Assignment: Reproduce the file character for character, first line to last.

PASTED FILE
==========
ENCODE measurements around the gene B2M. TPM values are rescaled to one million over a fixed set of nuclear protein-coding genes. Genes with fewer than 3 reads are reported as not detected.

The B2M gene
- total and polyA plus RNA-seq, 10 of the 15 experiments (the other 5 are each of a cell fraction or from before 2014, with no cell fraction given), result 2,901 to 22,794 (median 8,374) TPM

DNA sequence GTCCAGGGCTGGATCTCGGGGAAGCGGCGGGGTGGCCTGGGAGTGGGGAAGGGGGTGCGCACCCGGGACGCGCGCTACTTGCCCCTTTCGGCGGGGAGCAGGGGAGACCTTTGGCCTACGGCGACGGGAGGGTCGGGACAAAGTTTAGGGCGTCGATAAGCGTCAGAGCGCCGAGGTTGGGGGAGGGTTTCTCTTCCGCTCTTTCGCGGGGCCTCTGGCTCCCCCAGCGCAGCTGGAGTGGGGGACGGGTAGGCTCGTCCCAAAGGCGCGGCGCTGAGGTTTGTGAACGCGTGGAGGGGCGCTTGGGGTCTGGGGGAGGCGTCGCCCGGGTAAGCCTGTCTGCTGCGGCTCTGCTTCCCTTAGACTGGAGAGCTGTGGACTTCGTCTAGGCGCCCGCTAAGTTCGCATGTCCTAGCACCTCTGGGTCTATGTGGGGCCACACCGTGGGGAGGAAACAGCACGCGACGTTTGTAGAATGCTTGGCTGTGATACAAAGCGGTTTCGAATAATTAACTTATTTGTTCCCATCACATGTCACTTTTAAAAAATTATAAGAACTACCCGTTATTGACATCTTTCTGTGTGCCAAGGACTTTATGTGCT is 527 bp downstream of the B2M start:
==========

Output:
ENCODE measurements around the gene B2M. TPM values are rescaled to one million over a fixed set of nuclear protein-coding genes. Genes with fewer than 3 reads are reported as not detected.

The B2M gene
- total and polyA plus RNA-seq, 10 of the 15 experiments (the other 5 are each of a cell fraction or from before 2014, with no cell fraction given), result 2,901 to 22,794 (median 8,374) TPM

DNA sequence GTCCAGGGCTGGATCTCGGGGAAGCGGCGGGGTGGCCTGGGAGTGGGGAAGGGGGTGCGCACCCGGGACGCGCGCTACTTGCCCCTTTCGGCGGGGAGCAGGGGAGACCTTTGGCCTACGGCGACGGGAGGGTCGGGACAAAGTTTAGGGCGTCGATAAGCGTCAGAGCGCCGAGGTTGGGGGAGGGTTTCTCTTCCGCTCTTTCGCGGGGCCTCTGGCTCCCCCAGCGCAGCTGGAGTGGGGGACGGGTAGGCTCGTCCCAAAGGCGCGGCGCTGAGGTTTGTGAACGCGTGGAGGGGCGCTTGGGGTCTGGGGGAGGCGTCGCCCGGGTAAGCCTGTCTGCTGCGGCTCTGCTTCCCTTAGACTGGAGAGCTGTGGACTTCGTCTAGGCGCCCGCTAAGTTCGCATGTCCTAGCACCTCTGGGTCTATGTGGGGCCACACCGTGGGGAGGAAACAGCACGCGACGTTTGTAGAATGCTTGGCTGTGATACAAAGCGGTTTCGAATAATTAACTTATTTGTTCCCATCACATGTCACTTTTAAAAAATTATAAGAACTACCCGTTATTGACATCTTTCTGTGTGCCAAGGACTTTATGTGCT is 527 bp downstream of the B2M start: